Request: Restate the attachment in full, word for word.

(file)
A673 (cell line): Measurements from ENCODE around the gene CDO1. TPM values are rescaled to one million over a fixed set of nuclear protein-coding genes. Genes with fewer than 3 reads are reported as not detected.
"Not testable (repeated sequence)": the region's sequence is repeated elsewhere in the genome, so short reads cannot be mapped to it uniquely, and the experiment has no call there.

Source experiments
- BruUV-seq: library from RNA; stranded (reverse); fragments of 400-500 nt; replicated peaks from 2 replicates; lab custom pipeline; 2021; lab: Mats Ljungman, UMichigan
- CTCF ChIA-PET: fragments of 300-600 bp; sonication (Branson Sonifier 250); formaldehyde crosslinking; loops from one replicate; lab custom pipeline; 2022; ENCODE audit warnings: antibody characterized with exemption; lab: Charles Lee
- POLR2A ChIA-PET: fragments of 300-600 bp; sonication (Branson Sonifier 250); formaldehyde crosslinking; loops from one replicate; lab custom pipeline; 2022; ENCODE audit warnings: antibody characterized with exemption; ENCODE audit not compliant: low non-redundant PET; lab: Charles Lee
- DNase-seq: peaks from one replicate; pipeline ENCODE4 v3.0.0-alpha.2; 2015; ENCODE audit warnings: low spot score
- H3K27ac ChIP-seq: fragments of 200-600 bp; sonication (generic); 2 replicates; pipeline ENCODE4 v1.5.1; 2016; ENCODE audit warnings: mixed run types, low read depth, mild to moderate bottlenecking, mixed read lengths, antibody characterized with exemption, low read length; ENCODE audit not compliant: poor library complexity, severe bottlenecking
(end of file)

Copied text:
A673 (cell line): Measurements from ENCODE around the gene CDO1. TPM values are rescaled to one million over a fixed set of nuclear protein-coding genes. Genes with fewer than 3 reads are reported as not detected.
"Not testable (repeated sequence)": the region's sequence is repeated elsewhere in the genome, so short reads cannot be mapped to it uniquely, and the experiment has no call there.

Source experiments
- BruUV-seq: library from RNA; stranded (reverse); fragments of 400-500 nt; replicated peaks from 2 replicates; lab custom pipeline; 2021; lab: Mats Ljungman, UMichigan
- CTCF ChIA-PET: fragments of 300-600 bp; sonication (Branson Sonifier 250); formaldehyde crosslinking; loops from one replicate; lab custom pipeline; 2022; ENCODE audit warnings: antibody characterized with exemption; lab: Charles Lee
- POLR2A ChIA-PET: fragments of 300-600 bp; sonication (Branson Sonifier 250); formaldehyde crosslinking; loops from one replicate; lab custom pipeline; 2022; ENCODE audit warnings: antibody characterized with exemption; ENCODE audit not compliant: low non-redundant PET; lab: Charles Lee
- DNase-seq: peaks from one replicate; pipeline ENCODE4 v3.0.0-alpha.2; 2015; ENCODE audit warnings: low spot score
- H3K27ac ChIP-seq: fragments of 200-600 bp; sonication (generic); 2 replicates; pipeline ENCODE4 v1.5.1; 2016; ENCODE audit warnings: mixed run types, low read depth, mild to moderate bottlenecking, mixed read lengths, antibody characterized with exemption, low read length; ENCODE audit not compliant: poor library complexity, severe bottlenecking